Spot market activity continued to build during the week ending April 28 as the number of loads on the DAT network of load boards increased 3.1 percent and truck posts rose 2.6 percent. National van and refrigerated load-to-truck ratios dipped while the flatbed load-to-truck ratio exceeded 100 for the fifth straight week.
Rates, however, showed little movement compared to the previous week:
- Van: $2.16/mile, unchanged
- Flatbed: $2.64/mile, up a penny
- Reefer: $2.42/mile, unchanged
April spot truckload rates are all higher compared to March national averages. The average van rate is up 1 cent, the reefer rate is 2 cents higher, and the flatbed rate is up 12 cents. These rates include a surcharge portion that fluctuates with the price of fuel, which increased to a national average of $3.16/gallon last week.
VAN OVERVIEW: Van load posts declined 2 percent last week while truck posts increased 3 percent. That caused the van load-to-truck ratio to dip 5 percent to 6.1 loads per truck. Key markets:
- Los Angeles: $2.35/mile, up just 1 cent on a 9.2 percent increase in volume
- Seattle: $1.60/mile, up 3 cents with a 26.6 percent volume increase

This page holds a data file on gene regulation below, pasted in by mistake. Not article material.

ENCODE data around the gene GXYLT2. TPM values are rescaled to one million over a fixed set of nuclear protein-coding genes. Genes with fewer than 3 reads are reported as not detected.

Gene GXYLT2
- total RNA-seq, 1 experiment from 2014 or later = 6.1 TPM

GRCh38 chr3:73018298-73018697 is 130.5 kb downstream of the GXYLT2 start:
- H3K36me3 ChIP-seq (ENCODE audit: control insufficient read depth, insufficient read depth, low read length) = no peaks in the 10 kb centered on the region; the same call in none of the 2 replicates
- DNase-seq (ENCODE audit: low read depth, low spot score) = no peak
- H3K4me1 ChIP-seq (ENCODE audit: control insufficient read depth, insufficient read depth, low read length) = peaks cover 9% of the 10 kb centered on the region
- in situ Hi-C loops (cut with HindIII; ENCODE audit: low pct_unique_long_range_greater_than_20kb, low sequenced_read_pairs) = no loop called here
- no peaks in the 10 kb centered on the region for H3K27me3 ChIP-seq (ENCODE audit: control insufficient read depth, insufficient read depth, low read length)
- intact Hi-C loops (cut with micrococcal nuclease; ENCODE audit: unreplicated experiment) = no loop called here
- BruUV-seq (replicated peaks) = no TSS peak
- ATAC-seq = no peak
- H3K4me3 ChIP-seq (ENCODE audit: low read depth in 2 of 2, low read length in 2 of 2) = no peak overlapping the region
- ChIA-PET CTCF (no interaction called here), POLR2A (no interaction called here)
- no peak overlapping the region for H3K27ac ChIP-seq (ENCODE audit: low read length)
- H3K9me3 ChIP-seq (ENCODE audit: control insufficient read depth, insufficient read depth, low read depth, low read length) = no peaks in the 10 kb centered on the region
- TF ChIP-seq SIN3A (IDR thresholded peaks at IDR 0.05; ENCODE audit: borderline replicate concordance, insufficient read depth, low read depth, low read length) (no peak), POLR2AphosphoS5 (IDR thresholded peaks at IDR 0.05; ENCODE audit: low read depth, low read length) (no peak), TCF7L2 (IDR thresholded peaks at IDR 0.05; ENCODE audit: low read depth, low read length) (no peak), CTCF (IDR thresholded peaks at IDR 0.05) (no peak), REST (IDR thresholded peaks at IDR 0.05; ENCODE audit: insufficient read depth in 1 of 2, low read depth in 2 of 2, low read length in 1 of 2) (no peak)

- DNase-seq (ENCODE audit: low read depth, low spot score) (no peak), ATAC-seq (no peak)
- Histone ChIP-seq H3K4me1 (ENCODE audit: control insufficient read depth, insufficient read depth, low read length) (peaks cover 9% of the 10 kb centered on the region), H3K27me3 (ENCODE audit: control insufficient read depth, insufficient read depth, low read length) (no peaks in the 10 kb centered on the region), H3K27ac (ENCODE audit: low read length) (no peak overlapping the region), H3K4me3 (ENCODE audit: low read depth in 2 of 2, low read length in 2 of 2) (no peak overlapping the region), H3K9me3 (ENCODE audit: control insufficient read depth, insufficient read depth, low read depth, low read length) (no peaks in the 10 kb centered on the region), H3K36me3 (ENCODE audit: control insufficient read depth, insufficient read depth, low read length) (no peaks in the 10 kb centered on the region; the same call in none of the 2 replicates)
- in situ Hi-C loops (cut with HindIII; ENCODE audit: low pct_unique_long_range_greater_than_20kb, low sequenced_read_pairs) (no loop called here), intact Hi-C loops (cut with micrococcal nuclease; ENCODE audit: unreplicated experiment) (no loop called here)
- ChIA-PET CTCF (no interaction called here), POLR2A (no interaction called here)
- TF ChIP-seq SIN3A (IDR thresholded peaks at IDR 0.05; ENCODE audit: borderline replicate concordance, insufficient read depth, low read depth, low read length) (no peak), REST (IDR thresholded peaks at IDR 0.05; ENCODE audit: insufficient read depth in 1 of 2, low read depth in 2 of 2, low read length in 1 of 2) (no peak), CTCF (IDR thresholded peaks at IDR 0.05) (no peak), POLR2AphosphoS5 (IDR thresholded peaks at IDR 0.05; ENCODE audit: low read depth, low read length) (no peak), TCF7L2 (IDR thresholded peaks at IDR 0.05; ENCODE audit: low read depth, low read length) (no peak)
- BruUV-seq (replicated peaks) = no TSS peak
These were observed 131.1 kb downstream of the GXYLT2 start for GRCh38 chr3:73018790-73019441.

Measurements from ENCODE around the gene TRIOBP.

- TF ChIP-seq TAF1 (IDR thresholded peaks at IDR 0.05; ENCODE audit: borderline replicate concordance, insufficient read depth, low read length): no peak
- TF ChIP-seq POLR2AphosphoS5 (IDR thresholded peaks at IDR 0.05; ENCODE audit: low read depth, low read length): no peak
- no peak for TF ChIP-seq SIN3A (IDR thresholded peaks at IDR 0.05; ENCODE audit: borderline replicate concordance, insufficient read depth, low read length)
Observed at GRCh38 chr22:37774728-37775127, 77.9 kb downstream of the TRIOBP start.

Several bellwether van lanes reflected weaker rates:
- Columbus, Ohio, to Buffalo: $3.78/mile, down 30 cents but still one of the highest paying lanes into the Northeast
- Philadelphia to Boston: $3.95/mile, down 9 cents
- Atlanta to Lakeland, Fla.: $3.02/mile, unchanged although the return was up 4 cents to $1.23/mile
FLATBED OVERVIEW: The spot flatbed market continued to surge as Cleveland, Las Vegas, Jacksonville, and Fort Worth joined Houston as volume leaders last week. Nationally, flatbed load posts increased 6 percent while truck posts increased less than 1 percent; the load-to-truck ratio to increase 6 percent to 108 loads per truck as a result. Markets to watch:
- Memphis, $3.54/mile, up 16 cents
- Fort Worth, $2.38/mile, up 9 cents
- Houston, $3.03/mile, unchanged
- Las Vegas, $2.89/mile, up 19 cents
REEFER OVERVIEW: Reefer load posts held steady while truck posts increased 2 percent. That caused the national load-to-truck ratio for reefers to decline 2 percent, from 8.4 to 8.2 loads per truck. Reefer volumes are beginning to build, however, especially in the Miami and Savannah markets.